SANTA FE, N.M. — House Minority Leader Nancy Pelosi came to Santa Fe on Monday and argued for a “balanced approach” to the federal government’s budget reduction efforts.
The California Democrat and former House speaker decried a cuts-only plan as a “terrible idea” during a stop Monday morning at the Mary Esther Gonzales Senior Center.
“People talk about cuts and they talk about revenue,” said Pelosi. “I want those people to talk about jobs. I want them to talk about growth. I want them to reduce the deficit by producing jobs that create revenue that comes into the treasury to reduce the deficit. That’s where the discussion should be.”
Members of a new joint committee in Congress charged with finding over a trillion dollars in budget savings must come to the table and negotiate together in good faith, she said.
Pelosi spent the morning touring the Mary Gonzales center in what was billed as a discussion on efforts to protect Medicare and Social Security. She and U.S. Rep. Ben Ray Luján of Santa Fe spoke to a packed house of seniors, local politicians and others in the center’s cafeteria.
A fiery Pelosi said the budget debate, for some Republicans, isn’t about reducing the deficit. If it were, action would have been taken “when this debt was being amassed under President Bush,” she said.
Rather, Pelosi charged, “this is about destroying the public role,” including Social Security and Medicare, she said.
“That’s why this is hard at the table,” she said. “If the goal is deficit reduction, let’s make some serious decisions about that. If the goal is to destroy the public sector, let the American people know what is at stake in this debate,” she said.
Annaliese Wiederspahn, spokeswoman for the Republican Party of New Mexico, later called blaming the country’s budget problems on the Bush administration “laughable.”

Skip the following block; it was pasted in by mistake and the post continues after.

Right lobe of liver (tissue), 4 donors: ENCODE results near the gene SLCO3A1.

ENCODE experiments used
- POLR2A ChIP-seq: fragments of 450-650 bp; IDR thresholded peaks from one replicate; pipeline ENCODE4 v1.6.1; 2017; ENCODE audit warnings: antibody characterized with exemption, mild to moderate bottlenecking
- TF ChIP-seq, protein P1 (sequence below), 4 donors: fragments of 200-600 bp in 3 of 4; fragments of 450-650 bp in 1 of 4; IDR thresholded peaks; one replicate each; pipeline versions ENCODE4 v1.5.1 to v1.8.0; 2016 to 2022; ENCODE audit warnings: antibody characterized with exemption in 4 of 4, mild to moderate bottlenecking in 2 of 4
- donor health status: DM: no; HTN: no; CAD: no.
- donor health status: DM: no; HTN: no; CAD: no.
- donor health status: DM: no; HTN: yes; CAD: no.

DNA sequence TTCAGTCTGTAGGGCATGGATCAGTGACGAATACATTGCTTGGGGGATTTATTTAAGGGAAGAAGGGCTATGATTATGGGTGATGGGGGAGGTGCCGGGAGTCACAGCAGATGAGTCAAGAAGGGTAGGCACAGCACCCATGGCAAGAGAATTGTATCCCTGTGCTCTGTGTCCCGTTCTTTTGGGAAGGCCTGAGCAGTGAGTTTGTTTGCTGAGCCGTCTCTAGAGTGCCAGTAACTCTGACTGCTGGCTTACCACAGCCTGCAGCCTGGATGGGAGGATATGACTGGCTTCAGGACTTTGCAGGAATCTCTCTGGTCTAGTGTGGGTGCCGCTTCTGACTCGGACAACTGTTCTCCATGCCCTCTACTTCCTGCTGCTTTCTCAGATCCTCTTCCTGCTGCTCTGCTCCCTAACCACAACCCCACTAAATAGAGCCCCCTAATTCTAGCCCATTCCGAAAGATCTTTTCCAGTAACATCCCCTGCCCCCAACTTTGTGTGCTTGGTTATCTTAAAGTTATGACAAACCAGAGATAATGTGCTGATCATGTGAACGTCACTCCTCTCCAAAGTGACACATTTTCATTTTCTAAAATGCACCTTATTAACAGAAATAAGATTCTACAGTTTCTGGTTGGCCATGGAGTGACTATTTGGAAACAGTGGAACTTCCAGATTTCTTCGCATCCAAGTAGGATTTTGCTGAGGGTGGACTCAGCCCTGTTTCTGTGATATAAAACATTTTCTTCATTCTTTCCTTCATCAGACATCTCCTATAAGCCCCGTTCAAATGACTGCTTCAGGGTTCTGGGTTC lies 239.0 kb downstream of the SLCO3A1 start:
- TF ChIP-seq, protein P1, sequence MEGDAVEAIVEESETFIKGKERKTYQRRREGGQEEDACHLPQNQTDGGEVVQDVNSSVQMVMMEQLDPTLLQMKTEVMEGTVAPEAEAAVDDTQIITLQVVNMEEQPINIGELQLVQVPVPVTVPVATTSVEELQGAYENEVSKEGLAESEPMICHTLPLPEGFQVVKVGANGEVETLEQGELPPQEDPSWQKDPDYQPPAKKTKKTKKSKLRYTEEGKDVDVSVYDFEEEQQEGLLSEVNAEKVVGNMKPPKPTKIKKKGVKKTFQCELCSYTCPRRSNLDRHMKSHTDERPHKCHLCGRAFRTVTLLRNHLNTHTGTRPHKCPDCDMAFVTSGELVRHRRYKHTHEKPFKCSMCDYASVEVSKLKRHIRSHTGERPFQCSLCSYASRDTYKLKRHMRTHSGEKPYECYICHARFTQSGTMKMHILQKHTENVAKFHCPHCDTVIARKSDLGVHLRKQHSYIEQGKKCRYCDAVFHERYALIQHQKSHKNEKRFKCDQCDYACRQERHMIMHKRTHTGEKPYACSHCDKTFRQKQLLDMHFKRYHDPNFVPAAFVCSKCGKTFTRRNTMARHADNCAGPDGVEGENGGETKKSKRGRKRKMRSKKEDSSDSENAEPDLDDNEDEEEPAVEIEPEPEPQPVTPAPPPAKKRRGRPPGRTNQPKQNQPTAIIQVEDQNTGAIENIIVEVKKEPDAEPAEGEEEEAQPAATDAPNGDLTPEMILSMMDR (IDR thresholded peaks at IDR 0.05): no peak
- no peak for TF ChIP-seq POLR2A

“Nancy Pelosi is trying to distract from the issue that they (Democrats) have no solutions,” Wiederspahn said. “They can’t create jobs, unemployment has been above 8 percent for 19 months, basically the entirety of Obama’s presidency, and when Pelosi was in control of the House the president pushed the largest budget ever in the history of our country.”
Pelosi also said deficit reduction and making Social Security and Medicare sustainable should be separate discussions. Any savings achieved by those programs should be cycled back to aid their solvency, she said.
The programs, Pelosi added, must not be regarded as an ATM “to give tax cuts to corporations sending jobs overseas because we don’t want to stop that in order to reduce the deficit.”
Luján said Americans won’t stand for harsh cuts in social programs.
“That’s why we’re going to be able to see us be able to live up to these commitments and stand up for real Americans,” he said.
Jose D. Medina, who attended the event, told the Journal he’s worried his Social Security and Medicare benefits may take a hit.
Medina, 87, said he’s had several medical problems and scrapes by on a small income of Social Security and supplementary insurance. He and his partner pool their Social Security to make ends meet, he said.
“I’m lucky to have Medicare helping me and the supplementary insurance. Otherwise, I would be living on the streets,” Medina said.
For Henry Zamora, 85, it was Pelosi’s words on jobs that most resonated.
Republicans “don’t want to give any jobs to the people,” said Zamora, a World War II veteran.
“I want the Democrats to go out around the nation and demand, ‘We need new jobs,’ ” he said.